‘Let Him Go’ by Larry Watson

“Let Him Go” by Larry Watson (2013) – 269 pages

9781571311023

George and Margaret Blackledge are out to get their grandson back, and nothing will stop them.  The case here must be a fairly common situation today.  A young couple gets married, have a kid or kids, split (In this novel’s case the young husband dies).  The woman usually gets the kids, and the paternal grandparents are shut out from their grandchildren to a lesser or greater extent.  The woman takes up with another man on whom the paternal grandparents cast a particularly skeptical eye.   Then the woman and her new man take off for another town or state taking the kids with them, leaving the paternal grandparents in their dust.

Most grandparents might complain about this situation but will leave the thing alone.  Not George and Margaret.  These two grandparents are so sure of their own goodness and the new defacto step-father’s badness, they decide to attempt a ‘rescue’ of their grandson even if they have to break the law to do it.   George takes his gun with him.  They leave North Dakota and head to Montana to get their grandson back by any means possible.  At first one doubts their sense of moral superiority, but soon events unfold that reveal the essential shabbiness of their grandson’s new plight.

“Let Him Go” is an intense violent novel.  I have previously read Watson’s “American Boy” and “Montana 1948”.  Those were wistful coming-of-age nostalgic novels that take place in the northern states of Montana, North Dakota, and Minnesota.  Those novels are strong, because of their sense of complex moral ambiguity  This new novel “Let Him Go” takes place in the same locale, but has a new sharper edge to it.  It is dark and unrelenting in its violent view of the world.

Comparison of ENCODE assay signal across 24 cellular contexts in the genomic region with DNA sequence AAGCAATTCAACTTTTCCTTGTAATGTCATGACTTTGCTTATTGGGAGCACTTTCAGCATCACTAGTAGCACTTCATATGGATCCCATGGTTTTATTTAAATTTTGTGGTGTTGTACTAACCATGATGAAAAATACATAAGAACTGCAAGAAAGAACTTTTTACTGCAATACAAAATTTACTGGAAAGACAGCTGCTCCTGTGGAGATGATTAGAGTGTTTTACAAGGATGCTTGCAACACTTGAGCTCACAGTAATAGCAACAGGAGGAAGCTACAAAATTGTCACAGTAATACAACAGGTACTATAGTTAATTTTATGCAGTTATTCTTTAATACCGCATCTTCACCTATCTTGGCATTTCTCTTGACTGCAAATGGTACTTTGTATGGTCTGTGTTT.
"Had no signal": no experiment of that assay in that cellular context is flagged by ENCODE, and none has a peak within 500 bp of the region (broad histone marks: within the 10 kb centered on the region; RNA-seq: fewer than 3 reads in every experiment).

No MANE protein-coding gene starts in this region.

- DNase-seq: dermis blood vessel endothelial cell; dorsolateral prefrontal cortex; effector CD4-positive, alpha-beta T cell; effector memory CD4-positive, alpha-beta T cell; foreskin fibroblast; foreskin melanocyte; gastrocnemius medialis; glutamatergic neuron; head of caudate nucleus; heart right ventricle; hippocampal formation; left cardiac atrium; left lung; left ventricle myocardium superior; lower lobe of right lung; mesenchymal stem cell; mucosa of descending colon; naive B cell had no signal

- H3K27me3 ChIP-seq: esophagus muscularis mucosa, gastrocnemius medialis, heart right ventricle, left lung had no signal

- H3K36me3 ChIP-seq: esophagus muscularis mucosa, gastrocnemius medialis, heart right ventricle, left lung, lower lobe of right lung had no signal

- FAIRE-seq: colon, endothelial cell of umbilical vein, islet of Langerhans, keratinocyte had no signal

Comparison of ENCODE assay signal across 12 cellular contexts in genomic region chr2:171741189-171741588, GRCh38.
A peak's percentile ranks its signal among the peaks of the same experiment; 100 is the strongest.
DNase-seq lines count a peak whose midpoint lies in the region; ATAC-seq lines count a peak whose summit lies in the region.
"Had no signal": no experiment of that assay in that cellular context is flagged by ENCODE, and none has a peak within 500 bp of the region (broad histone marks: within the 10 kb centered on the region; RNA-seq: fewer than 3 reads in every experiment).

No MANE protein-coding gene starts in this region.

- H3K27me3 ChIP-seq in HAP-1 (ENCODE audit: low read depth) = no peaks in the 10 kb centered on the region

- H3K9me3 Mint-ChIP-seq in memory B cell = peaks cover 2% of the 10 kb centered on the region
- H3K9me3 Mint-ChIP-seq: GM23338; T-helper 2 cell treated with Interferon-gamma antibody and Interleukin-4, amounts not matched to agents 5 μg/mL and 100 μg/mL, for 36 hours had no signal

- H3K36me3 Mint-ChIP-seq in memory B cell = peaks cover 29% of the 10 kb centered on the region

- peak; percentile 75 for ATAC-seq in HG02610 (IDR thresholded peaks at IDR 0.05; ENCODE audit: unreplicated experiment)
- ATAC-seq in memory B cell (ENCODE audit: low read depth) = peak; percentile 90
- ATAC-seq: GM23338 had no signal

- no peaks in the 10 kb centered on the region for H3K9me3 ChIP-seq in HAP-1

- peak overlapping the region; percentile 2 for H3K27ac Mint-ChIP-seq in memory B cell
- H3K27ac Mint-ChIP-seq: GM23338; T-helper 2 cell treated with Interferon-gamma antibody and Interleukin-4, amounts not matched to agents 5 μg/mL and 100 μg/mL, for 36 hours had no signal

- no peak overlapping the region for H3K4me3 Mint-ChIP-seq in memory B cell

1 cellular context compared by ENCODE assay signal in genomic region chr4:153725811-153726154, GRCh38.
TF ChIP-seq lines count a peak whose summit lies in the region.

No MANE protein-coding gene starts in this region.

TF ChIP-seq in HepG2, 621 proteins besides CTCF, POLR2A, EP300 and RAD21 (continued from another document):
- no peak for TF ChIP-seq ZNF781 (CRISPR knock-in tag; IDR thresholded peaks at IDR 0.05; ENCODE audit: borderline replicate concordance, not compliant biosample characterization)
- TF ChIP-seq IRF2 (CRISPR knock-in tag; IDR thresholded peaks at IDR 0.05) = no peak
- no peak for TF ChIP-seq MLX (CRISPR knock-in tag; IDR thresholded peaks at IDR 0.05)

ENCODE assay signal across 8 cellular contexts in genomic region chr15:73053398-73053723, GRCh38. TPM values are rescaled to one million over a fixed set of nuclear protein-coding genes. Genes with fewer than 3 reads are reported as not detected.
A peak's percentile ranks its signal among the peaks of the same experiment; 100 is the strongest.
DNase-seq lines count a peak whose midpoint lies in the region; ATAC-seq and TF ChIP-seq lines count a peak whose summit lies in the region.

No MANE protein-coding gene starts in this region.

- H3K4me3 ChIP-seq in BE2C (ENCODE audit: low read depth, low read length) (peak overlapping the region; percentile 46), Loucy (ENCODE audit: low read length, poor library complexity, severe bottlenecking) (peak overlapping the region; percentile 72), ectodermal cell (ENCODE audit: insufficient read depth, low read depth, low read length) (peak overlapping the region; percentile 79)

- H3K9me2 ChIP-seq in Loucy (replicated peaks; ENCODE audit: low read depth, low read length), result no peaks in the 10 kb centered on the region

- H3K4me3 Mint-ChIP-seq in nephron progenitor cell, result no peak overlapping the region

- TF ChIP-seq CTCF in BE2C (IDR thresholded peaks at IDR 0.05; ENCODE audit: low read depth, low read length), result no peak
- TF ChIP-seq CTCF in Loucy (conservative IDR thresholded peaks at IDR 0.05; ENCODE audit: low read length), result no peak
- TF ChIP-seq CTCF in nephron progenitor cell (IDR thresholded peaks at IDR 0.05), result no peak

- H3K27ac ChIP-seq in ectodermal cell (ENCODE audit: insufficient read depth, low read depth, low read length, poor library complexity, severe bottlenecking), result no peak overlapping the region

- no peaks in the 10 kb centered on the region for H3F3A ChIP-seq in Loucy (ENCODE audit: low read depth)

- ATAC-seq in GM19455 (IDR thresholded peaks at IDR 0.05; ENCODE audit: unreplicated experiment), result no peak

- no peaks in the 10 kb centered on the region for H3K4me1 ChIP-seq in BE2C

I did not like George and Margaret, the main characters, because they are so sure of their own goodness.  They have no doubts in their own rightness in taking this grandson away from his new family.  Yet the novelist Watson sides totally with these aggressive grandparents. As it turns out, the family they confront, the Weboys, are about as mean as can be.  Watson seems to be painting this story as an epic battle of good versus evil.  This does not seem realistic to me.  Real life is usually more inconclusive.    Both sides in this custody dispute are quick to take out their weapons and do real damage to each other.  The results are about what one would expect.

I know some reviewers have praised this intensity in Watson’s new novel.   The writing is sharp in all of these chapters of 5 or 6 pages, and there is little chance a reader will lose interest.  My only criticism is that the story is a little too simple-minded to be entirely realistic.  Perhaps if Watson had given a little more background on how these grandparents knew their grandson was in a terrible situation, I could have accepted their aggression.  But I suppose more background would have slowed down the pace of the novel.